Mindfulness is not a breathing exercise, nor an attention exercise, but rather it is an awareness exercise.

And it works precisely in this way – by increasing the strength and sensitivity of our awareness. In this article, I’ll explain what that means. I’ll begin with a story. In a now famous social experiment (video below), Joshua Bell, one of the world’s greatest violinists, played classical music for 45 minutes during peak time commute at a busy tube station. There were no signs or other mentions of who the violin player was – he simply played several pieces by Bach on an extremely expensive violin of superb quality (estimated cost: $15 million). Out of the thousands of people who walked straight past Bell on their way to work, only six stopped to listen for more than a few seconds.

The majority of people seemed to ignore the artist whose shows often sell-out at $100 (or more) per ticket. This led one of the study’s authors to conclude: “If we can’t take the time out of our lives to stay a moment and listen to one of the best musicians on Earth play some of the best music ever written; if the surge of modern life so overpowers us that we are deaf and blind to something like that -- then what else are we missing?” That final question, “what else are we missing”, is relevant to mindfulness practice and the discussion of awareness. Psychological research now tells us that we, humans, live from 95-99% of our lives on “auto-pilot,” or rather, not being fully aware of what’s happening to us, in us, and around us from moment to moment.

In other words, our awareness picks up on only a tiny fraction of what is really “there” to be picked up.

The “busyness” promoted by our cultures doesn’t help either. Like driving a car at 160 kph, the speed and momentum with which we live blurs both the outside world beyond our bodies and the inner world within our bodies, and their inherent richness and intricacy become nearly imperceptible. In other words, our awareness picks up on only a tiny fraction of what is really “there” to be picked up.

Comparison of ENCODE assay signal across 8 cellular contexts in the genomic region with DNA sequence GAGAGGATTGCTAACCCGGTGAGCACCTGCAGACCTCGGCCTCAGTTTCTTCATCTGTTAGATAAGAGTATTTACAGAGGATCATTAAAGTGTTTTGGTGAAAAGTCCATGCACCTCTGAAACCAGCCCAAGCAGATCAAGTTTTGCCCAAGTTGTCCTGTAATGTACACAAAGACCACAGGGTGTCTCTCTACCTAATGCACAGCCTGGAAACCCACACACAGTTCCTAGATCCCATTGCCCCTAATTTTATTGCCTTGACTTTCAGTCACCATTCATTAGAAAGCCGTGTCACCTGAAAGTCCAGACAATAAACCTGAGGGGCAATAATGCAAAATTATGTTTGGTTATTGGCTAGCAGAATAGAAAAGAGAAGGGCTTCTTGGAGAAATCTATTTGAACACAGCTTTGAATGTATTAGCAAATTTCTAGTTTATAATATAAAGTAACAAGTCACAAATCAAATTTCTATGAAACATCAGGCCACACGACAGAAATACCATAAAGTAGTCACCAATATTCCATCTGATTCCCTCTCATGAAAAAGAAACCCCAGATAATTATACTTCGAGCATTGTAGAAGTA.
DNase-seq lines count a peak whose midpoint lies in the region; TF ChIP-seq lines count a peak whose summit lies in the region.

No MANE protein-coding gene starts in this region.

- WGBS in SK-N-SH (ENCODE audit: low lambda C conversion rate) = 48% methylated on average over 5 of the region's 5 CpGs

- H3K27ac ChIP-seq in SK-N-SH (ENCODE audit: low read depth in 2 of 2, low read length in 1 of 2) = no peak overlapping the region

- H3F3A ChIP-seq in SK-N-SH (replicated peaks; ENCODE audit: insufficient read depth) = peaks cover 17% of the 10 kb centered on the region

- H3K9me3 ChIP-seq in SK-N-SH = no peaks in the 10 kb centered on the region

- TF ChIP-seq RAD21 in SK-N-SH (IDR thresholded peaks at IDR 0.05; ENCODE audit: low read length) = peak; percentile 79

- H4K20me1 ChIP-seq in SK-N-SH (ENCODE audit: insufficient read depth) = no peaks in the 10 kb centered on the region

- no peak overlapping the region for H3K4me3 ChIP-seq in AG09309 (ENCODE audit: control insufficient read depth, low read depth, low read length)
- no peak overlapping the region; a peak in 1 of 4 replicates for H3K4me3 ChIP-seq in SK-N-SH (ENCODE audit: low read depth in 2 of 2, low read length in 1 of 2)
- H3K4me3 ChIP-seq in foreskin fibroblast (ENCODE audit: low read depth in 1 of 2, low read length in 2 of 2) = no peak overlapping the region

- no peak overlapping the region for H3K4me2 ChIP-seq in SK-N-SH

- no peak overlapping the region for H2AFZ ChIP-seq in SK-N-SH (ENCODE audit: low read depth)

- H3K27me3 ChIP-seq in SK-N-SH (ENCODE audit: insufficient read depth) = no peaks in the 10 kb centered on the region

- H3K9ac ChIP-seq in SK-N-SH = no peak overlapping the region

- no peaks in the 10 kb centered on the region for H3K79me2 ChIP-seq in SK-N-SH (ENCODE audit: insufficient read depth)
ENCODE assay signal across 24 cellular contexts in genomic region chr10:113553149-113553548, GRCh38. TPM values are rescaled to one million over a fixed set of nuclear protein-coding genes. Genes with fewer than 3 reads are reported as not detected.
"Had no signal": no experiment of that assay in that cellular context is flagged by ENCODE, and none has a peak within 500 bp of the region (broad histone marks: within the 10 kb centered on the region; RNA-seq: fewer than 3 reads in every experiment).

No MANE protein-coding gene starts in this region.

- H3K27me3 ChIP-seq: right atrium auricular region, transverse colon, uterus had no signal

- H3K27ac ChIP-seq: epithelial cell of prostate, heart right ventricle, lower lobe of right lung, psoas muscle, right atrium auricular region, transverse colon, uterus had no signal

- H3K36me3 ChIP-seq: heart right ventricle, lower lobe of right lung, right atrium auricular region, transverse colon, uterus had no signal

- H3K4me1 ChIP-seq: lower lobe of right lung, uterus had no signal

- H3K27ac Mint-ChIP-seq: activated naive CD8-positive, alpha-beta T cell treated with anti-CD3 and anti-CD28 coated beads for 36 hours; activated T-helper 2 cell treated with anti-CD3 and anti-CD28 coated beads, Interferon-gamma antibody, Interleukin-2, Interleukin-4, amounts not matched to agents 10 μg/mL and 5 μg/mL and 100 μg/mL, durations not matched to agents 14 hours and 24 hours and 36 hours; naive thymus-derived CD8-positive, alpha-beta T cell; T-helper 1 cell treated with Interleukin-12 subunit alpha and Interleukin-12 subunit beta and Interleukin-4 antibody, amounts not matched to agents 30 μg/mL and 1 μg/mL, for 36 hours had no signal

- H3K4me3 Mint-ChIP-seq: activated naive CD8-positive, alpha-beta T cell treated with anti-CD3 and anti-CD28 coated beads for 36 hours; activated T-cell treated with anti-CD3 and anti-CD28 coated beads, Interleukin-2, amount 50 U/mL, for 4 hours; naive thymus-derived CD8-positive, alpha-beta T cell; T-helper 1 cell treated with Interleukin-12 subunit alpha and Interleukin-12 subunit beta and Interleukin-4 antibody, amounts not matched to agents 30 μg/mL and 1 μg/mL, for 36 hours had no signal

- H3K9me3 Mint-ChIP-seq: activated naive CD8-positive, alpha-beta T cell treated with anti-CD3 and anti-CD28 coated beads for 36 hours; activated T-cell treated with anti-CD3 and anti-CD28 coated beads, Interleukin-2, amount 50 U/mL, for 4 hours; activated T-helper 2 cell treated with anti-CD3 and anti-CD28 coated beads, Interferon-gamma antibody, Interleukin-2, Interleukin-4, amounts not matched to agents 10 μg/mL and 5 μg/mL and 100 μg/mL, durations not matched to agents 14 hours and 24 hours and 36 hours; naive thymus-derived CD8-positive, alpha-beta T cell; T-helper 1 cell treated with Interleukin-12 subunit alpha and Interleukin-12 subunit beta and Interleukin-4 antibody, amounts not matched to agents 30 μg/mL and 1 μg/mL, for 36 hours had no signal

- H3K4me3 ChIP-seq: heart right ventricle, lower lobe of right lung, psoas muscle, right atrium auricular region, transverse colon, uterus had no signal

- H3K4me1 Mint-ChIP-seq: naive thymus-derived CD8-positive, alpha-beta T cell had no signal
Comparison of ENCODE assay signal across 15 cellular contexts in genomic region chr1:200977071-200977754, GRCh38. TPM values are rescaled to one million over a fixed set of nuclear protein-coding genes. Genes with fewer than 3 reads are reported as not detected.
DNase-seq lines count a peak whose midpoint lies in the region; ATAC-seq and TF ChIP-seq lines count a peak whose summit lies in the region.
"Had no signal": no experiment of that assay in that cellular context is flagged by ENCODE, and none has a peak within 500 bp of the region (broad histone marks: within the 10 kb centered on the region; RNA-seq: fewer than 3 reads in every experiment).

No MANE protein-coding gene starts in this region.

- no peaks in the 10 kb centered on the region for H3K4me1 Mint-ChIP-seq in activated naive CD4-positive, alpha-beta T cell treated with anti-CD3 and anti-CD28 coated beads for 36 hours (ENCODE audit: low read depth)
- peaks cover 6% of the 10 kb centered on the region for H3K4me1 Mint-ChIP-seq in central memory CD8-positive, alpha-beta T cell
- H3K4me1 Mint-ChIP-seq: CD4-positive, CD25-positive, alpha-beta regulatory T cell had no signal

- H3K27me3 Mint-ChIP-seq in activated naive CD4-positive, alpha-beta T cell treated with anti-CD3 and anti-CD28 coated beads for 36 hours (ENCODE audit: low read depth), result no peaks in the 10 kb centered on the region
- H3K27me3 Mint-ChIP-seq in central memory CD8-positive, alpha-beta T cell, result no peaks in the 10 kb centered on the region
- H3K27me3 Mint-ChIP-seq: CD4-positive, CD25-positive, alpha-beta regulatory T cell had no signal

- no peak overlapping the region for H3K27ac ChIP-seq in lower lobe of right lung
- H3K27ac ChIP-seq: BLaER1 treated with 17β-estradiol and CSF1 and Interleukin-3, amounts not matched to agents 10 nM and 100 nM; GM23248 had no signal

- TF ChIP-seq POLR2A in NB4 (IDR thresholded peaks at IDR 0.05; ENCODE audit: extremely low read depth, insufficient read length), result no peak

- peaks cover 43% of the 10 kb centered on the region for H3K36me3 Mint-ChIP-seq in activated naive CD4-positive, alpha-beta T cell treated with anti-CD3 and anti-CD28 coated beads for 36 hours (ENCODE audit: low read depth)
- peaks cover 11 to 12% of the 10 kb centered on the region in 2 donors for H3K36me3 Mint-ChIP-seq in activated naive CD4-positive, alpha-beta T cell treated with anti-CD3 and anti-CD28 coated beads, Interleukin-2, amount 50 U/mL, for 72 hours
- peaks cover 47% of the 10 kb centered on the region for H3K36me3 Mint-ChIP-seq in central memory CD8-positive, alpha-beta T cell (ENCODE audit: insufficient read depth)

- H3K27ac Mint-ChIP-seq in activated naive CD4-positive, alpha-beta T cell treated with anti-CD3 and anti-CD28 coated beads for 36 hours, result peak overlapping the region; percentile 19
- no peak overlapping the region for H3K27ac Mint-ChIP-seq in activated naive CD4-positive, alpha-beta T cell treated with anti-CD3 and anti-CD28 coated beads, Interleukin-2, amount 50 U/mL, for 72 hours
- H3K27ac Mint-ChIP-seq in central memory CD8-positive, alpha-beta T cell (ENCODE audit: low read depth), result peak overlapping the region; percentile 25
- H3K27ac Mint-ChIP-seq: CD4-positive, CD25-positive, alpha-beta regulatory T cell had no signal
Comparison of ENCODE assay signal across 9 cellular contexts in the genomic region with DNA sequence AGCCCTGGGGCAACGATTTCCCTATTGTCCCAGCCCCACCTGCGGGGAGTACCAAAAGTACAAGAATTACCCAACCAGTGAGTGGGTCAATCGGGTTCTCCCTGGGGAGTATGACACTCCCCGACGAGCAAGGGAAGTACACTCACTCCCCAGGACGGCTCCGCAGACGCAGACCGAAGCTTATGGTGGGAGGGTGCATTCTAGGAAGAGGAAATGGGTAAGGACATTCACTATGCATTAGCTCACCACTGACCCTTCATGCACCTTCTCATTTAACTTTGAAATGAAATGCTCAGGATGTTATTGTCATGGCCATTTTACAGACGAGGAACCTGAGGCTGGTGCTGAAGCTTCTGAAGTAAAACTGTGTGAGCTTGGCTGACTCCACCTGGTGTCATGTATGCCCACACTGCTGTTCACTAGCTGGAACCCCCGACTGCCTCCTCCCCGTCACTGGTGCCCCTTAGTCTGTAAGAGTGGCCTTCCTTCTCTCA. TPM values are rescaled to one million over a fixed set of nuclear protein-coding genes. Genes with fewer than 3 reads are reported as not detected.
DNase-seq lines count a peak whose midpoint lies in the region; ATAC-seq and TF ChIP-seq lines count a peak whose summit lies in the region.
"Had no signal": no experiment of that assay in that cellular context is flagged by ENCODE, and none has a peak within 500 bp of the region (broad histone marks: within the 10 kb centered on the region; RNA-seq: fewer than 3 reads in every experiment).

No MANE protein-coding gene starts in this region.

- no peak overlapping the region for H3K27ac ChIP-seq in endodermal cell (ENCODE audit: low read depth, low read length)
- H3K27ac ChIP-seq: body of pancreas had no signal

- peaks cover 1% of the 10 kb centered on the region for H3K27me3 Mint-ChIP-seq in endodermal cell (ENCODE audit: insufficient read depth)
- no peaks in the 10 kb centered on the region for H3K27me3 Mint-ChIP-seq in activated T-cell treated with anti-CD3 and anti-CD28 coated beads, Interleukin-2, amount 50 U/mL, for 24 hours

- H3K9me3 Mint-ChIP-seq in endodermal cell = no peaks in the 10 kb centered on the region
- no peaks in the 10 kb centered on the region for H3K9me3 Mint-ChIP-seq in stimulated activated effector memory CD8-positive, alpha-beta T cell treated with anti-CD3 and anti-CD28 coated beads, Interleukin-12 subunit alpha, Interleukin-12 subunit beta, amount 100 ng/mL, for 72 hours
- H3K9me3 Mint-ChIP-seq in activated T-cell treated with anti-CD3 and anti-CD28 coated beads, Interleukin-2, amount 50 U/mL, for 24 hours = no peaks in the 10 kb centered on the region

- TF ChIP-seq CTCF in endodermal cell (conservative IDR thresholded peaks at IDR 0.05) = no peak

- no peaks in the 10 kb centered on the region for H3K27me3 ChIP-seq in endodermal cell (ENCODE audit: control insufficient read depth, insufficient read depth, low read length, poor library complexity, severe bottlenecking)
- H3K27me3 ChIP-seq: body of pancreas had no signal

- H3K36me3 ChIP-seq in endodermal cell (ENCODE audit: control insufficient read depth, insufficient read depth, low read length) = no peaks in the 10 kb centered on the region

When we practice mindfulness, the speed at which our attention moves begins to slow enough to perceive new things that we were incapable of perceiving before, and more clearly perceive the things that we perceived poorly before. Some of these could be: the sensations of our bodies as we’re sitting, the smells in the air as we walk down the street, the emotions that emerge when we see someone we know, etc. (each of our emotions has a specific way of appearing in the body, after all).

In this way, our mental “radar” of the outer and inner world becomes increasingly refined. Even the experience of breathing is bestowed with greater depth and nuance the longer we spend with it. In sum, all of these “background” experiences that we previously took for granted and could barely pick up on, gradually begin shifting into the foreground. Life literally becomes fuller than it once was and it all happens as a result of training our awareness.

While greater awareness allows us to pick up on things that may feel surprisingly pleasant others may feel quite mundane, or downright unpleasant.

Strengthening our awareness is not all “rainbows and sunshine”, however. While greater awareness allows us to pick up on things that may feel surprisingly pleasant, like the sounds of Joshua Bell’s violin, others may feel quite mundane, or downright unpleasant, scary or worrisome. Awareness does not discriminate. Becoming more keenly aware of one’s discomfort with a decision made, for instance, or of one’s sadness or guilt after a difficult event, may certainly be less enjoyable than if one was not aware at all.

The age-old argument of whether happiness is found in truth or in ignorance becomes relevant again. In my view, here is where the challenge and beauty of mindfulness practice begin to converge. In addition to developing awareness, mindfulness practice develops another essential skill that we would rarely develop otherwise: compassion.

Greater compassion is what allows us to be fully aware and present for the unpleasant experiences, especially those that cause us suffering. As compassion develops over time, our relationship to our own suffering and the suffering of others begins to change. By increasing both awareness and compassion, we learn to be with pleasant, unpleasant, and neutral experiences more comfortably and gracefully than we once were. This may be considered one of the greatest fruits of mindfulness practice.

In Buddhist literature, wisdom (i.e., awareness) and compassion are often referred to as two wings of a bird. Without either one of these, the bird cannot fly. With both, the bird soars. In the next article in this series, I will provide detailed instruction on how to begin your own mindfulness practice. Thanks for tuning in.

Learn more in The Basics of Mindfulness and The Basics of Mindfulness: Where Does it Come From?